My goal for this coming year is to foster curiosity in my students. I want to create an environment where it is safe to ask questions and to wonder. It needs to be a place where the goal is not Right Answers. Two experiences this Fall deeply influenced my thinking about what I want to create in the coming months. The first was during a research project. The students chose topics that were of interest to them in American history – food, clothing, architecture, etc. The goal was for them to learn about their topic during each of the different time periods that we were covering in class. They would become the experts on housing or commerce or whatever their topic was.
One of the first steps was for them to generate a list of questions that they wanted to investigate. What did they want to know about their topic? The startling effect of posing this task for them was how unable they were to figure out what they wanted to know. They wanted to know what was the right aspect to be researching, what were the right questions to be asking. They were clearly insecure about articulating what was interesting to them. “What should I want to find out about?” was the primary question. They wanted me to tell them what they should want to learn about. They are products of our system, one where it is often about a correct set of facts and not about the learning journey. They are most secure, being the necessary information to memorize and simply being asked to respond with those facts.
We, as educators, can’t allow them to stay in that place. There is so little need to simply learn a set of Right Facts in today’s world. Their phones hold all of that information and more. They need to learn to ask questions and to manipulate the data to build new understandings and then to be able to present their thinking in original and informative ways. We have to unleash our students from the dictatorship of single, right way to learn and show what they know.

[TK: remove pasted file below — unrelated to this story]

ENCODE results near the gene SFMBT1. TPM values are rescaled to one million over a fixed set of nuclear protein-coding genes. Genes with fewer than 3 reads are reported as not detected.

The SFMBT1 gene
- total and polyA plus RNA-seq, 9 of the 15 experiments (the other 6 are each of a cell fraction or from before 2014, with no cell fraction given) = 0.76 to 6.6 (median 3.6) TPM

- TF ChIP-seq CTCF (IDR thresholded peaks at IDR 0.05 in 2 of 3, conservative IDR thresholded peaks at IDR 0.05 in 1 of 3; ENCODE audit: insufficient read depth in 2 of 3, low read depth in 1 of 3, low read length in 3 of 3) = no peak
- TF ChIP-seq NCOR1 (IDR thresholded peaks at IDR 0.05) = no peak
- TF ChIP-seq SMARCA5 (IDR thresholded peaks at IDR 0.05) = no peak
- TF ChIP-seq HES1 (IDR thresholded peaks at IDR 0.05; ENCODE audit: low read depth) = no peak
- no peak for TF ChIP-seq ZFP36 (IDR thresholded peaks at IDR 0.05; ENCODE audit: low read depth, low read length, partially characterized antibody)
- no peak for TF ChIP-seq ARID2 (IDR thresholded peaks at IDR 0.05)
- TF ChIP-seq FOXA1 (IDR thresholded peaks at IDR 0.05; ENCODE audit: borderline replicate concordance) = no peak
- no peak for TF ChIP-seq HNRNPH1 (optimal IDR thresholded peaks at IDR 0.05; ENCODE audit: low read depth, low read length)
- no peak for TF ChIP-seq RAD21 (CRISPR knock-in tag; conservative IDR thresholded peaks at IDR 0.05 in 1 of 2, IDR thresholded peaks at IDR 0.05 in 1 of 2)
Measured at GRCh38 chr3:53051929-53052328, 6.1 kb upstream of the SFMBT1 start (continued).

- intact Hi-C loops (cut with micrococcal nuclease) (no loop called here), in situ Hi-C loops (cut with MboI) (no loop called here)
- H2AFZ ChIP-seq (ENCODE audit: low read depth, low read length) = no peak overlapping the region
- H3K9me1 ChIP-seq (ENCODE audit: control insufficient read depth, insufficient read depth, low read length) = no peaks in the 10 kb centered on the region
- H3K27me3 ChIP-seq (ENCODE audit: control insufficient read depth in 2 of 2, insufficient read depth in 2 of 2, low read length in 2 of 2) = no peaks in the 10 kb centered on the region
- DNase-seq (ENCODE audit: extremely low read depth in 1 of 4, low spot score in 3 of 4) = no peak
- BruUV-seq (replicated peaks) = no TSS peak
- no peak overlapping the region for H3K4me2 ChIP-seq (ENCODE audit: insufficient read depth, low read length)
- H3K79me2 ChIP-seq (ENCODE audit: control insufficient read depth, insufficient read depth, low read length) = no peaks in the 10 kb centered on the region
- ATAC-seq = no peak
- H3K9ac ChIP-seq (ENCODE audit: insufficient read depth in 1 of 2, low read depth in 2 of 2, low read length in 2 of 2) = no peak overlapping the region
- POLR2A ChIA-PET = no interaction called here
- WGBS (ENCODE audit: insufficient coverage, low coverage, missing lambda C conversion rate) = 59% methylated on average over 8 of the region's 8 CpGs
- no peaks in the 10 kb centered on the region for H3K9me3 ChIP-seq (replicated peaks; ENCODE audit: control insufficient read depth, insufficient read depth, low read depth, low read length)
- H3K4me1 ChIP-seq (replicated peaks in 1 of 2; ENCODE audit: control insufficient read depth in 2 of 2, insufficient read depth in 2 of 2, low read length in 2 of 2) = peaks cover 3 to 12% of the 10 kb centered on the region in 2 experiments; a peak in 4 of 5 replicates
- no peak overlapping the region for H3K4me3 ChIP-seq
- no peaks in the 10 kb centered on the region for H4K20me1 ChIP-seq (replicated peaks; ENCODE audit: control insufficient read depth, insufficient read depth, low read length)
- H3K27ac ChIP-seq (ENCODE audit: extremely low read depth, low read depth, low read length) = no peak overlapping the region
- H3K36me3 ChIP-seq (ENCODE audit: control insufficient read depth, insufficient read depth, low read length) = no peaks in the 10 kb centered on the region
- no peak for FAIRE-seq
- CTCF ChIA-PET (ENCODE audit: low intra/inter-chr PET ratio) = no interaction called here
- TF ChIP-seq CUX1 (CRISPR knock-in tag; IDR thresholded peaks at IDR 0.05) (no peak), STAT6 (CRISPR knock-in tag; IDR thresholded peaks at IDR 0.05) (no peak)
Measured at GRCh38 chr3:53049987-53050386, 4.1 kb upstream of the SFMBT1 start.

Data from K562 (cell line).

This is scary for us as teachers. It takes us out of our own comfort zones. It is much easier to grade a multiple choice quiz than a variety of dioramas, PowerPoints, videos and essays. But when we pull back from what we imagine as the Right Way, we open the doors to their curiosity and investigation. We have to teach them to wonder and to explore without the constant worry of a bad grade or of rejection of their thinking and process. I need to keep this as a mantra for this year.
My second experience came during a simulation based around the Indian Ocean trade networks. It was built on one that I have used before from Berkeley. It started with an investigation of some “artifacts.” In a plastic ziplock bag, I had put items that had been traded around the Indian Ocean – pepper corns, coriander, cardamom and a cinnamon stick. To those I added some laminated images: Chinese porcelain plate, a piece of papyrus, a brass jug and some glass beads. I gave groups of 3-4 students a bag to explore. They had a great time, asking questions and wondering about the origins and uses of the different spices.
After about 15 minutes, on one of my wanderings, I realized that many of the students had not only been smelling the different spices, but they had broken them up and eaten them. After an initial moment of horror that there might be food allergies to contend with, I marveled at what happens when students are deeply involved in an investigation. They immediately moved out of a standard, school, fill-in-the-blanks kind of response and went surging forward, using every tool that they could think of, which included eating them.
So my goal for the year is to remove the barriers that hold back those kinds of investigations and to create activities that encourage exploration. Some of those will be with digital tools, but the goal is not to use more technology. The goal is to facilitate a new depth of learning in each of my students.